Where Prose and Paint Meet
Inspired by the work of R. B. Kitaj (American, 1932–2007) and the special exhibition R. B. Kitaj: Don’t Listen to the Fools—which opens tomorrow—we are beginning a series of posts that highlights artworks derived from or inspired by the written word. Throughout his career, Kitaj explored the relationships between prose, poetry, and art, often featuring literary subjects or settings in his paintings. He took a more straightforward approach with “In Our Time: Covers for a Small Library After the Life for the Most Part,” a portfolio of fifty screen prints based on enlarged photographs of the covers of books in his personal library.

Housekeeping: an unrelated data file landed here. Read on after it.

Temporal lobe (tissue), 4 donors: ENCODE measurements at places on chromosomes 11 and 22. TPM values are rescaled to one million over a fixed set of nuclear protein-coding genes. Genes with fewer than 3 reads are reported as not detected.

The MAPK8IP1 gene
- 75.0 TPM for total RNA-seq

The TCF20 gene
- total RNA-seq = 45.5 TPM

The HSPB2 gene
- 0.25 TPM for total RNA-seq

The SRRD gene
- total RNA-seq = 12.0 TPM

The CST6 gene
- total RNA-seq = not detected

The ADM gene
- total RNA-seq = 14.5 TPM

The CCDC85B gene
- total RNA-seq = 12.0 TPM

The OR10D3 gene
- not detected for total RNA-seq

William Holbrook Beard (American, 1824–1900) is best known for his allegorical and satirical paintings featuring animals such as cats, dogs, bears, horses, and monkeys in humorous situations. His paintings—which were intended to represent man’s foibles and follies—were highly popular due to nineteenth-century America’s taste for amusing anecdotal scenes, but they were also criticized for their blatantly critical analysis of society. For inspiration, Beard often turned to both high and low forms of literature. The March of Silenus, ca. 1862 (pictured), is like a page from Greek mythology come to life. Aimed to expose a more vulgar side of human nature, the painting features a procession of animals accompanying a rotund bear, Silenus, who, in Greek mythology, is the companion of Dionysis, the god of wine and merriment. Here, Silenus saunters through the forest surrounded by a troupe of bacchanalian bears and goat-satyrs.